Prepared by Dr. John E. Marshall
John 7:17-18 AIf anyone wants to do His will, he will understand whether the teaching is from God or if I am speaking on My own. The one who speaks for himself seeks his own glory. But He who seeks the glory of the One who sent Him is true, and there is no unrighteousness in Him.@
Jesus called for earnest, entire obedience, bending the moral determination of the mind toward God, completely submitting affections and desires to His will, making His will our supreme, ultimate choice.
Godliness, holy living, is the best way to grasp truth. Those who most resemble God are most likely to understand Him. Anyone who walks closely with another is more likely to understand than one who follows at a distance.
The nearer we are to God, the better we shall be instructed. Doing the will of God illumines the pathway of the obedient disciple. Obeying is spiritual study.
People too often want to learn truth without doing. They want patience without being patient, forgiveness without forgiving, heaven without taking up a cross, God without prayer. Virtue must precede deep knowledge.
We learn by doing. A language is learned by speaking it. No one ever learns to swim by standing on the shore.
A doctor may know all the techniques of surgery listed in a textbook, but is not recognized as a surgeon until after scores of surgeries done under expert supervision. A person can memorize an entire repair book, but will work on many engines before being a true mechanic.
The same principle applies to our spiritual lives. Much moral and religious truth cannot be known except through experience, through living it.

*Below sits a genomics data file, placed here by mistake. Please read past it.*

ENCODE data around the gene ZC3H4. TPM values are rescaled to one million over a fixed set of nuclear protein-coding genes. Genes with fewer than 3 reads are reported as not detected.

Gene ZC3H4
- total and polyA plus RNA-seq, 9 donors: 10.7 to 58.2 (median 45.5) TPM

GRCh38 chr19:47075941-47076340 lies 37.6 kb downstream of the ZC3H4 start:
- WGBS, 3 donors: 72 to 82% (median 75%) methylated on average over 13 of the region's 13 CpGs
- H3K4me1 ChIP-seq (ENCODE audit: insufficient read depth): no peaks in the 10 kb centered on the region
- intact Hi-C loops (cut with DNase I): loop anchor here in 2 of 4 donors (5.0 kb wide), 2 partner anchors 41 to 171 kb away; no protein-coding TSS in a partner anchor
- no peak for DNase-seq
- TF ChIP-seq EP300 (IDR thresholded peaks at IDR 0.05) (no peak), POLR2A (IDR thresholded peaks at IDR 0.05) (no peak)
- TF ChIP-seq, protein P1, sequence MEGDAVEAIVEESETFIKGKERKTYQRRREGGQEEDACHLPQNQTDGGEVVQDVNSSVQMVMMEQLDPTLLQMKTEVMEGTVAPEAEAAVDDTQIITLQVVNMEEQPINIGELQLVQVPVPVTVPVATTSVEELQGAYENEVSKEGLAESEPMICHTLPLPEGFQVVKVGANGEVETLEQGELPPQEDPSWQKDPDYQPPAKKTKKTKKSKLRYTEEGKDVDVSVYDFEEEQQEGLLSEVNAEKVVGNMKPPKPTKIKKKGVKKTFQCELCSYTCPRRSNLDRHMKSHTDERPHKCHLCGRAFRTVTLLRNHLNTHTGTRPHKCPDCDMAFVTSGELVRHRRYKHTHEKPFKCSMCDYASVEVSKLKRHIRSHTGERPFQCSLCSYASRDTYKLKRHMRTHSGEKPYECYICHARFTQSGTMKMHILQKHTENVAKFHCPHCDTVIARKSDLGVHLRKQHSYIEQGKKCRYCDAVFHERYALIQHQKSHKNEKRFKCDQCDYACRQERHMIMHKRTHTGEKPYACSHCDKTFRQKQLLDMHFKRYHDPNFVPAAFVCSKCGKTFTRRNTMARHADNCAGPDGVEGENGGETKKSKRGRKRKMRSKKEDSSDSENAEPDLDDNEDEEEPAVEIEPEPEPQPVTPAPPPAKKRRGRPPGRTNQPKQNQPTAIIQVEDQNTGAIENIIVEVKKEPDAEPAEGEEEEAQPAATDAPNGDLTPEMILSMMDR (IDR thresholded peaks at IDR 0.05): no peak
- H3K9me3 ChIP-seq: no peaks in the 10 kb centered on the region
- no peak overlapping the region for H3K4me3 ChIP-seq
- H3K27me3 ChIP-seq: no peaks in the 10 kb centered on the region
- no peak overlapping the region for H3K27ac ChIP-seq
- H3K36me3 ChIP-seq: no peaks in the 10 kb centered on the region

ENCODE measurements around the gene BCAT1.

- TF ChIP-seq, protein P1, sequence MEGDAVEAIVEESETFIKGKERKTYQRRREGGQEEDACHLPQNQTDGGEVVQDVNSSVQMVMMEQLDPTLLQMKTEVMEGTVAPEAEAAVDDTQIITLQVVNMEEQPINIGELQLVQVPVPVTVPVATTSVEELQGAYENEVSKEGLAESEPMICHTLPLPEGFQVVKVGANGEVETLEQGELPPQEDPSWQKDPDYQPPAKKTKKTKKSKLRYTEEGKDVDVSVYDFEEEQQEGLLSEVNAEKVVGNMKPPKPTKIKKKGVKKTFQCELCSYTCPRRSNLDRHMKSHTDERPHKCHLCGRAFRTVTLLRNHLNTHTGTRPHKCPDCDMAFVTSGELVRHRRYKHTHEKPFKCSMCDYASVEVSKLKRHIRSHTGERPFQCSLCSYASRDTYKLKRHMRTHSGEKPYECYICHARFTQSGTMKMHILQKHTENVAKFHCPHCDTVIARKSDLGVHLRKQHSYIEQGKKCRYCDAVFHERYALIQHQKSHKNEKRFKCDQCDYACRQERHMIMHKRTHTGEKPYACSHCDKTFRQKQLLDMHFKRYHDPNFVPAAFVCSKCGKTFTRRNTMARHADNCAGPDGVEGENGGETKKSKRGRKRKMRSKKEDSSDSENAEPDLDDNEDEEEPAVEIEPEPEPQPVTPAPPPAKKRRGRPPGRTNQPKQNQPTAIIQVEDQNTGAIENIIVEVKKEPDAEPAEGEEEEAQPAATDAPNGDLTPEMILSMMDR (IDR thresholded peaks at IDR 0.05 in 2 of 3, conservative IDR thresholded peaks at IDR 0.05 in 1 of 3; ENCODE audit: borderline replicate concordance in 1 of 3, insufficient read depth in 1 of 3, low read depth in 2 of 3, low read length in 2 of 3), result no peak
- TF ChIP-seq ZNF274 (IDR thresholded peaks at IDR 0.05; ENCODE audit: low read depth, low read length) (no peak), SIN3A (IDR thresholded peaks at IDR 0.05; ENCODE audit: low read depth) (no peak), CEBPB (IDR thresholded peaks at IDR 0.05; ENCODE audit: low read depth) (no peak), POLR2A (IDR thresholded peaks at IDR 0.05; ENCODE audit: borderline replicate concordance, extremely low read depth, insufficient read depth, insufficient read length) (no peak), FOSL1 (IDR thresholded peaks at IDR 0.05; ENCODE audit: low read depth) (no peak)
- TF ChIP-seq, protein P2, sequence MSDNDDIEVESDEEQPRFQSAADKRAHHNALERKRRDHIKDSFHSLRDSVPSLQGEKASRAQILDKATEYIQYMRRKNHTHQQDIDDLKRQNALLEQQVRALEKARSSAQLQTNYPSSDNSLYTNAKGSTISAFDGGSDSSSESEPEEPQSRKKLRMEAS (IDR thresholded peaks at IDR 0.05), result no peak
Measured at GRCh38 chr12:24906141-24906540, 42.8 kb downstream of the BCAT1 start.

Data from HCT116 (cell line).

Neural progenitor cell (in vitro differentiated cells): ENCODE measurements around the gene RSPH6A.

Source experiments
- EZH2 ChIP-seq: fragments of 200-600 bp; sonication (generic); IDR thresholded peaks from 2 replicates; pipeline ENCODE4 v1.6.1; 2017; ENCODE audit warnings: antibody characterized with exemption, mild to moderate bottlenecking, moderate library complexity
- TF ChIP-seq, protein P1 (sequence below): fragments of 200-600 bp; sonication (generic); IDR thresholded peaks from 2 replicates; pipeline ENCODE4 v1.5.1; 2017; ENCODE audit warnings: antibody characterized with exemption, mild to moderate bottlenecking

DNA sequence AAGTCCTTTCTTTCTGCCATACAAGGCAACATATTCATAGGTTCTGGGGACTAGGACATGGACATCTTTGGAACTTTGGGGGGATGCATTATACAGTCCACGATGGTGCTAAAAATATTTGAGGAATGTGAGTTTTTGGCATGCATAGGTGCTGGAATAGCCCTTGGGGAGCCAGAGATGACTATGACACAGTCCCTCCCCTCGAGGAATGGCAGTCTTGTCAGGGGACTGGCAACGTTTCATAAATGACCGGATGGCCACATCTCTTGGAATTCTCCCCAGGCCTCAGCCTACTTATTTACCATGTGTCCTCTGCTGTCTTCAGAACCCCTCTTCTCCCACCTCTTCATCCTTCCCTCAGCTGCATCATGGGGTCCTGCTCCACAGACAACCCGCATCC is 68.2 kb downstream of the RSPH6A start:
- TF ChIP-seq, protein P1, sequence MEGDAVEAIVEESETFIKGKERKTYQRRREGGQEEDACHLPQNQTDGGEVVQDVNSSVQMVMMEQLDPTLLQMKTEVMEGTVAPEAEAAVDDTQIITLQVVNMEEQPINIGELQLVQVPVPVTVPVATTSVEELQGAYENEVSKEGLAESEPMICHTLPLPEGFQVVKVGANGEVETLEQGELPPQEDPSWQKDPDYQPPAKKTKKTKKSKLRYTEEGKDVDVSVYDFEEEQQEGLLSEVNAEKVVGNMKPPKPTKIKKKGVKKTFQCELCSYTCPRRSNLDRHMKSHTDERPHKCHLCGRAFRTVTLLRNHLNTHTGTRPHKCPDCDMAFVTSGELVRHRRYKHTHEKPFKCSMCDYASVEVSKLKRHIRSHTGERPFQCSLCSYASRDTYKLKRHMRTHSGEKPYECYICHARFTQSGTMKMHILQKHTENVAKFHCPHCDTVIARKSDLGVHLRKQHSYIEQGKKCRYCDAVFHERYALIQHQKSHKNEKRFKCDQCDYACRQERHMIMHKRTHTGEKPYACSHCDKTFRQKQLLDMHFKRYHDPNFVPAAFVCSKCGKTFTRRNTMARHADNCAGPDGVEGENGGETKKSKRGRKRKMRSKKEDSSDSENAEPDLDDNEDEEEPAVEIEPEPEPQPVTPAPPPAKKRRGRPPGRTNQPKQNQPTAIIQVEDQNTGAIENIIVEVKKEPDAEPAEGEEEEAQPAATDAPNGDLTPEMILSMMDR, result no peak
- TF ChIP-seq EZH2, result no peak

ACome unto Me, and I will give you rest.@ No one can know the full depth of meaning here until it is experienced. A broken heart learns what scholarship could never comprehend. Sorrow teaches some of God=s most precious lessons.
AGod hears and answers prayer.@ There is no way we can validate this truth apart from living a life of prayer.
Christianity is not primarily learned by in-depth study. It is divine communication in the spirit, kinship. Theology is more a Divine life than a Divine knowledge.
From our text we draw four important lessons. One, sin mutilates communion. God can no more give faith and knowledge to a sinful life than He can give beauty to a flower that never sees the light, or give strength to a man who refuses food. Right living, not sharp thinking, is the main condition.
Aristotle rightly said wickedness corrupts human reasoning. Sin distorts people=s ways of thinking.
When we are physically sick, the world often doesn=t look right. Dizziness can blurs the eyes. Nausea can cause us to hate our favorite food. Everything seems out of whack, but nothing is wrong with the world. The problem is in us.
The same malady happens to us spiritually. The fever of sin gives us evil eyes. Until the fever leaves, vision and understanding are not clear.
When wicked Pilate asked Christ the meaning of truth, Christ did not answer. Pilate was not fit to hear it. We must be clean to hear heavenly orders.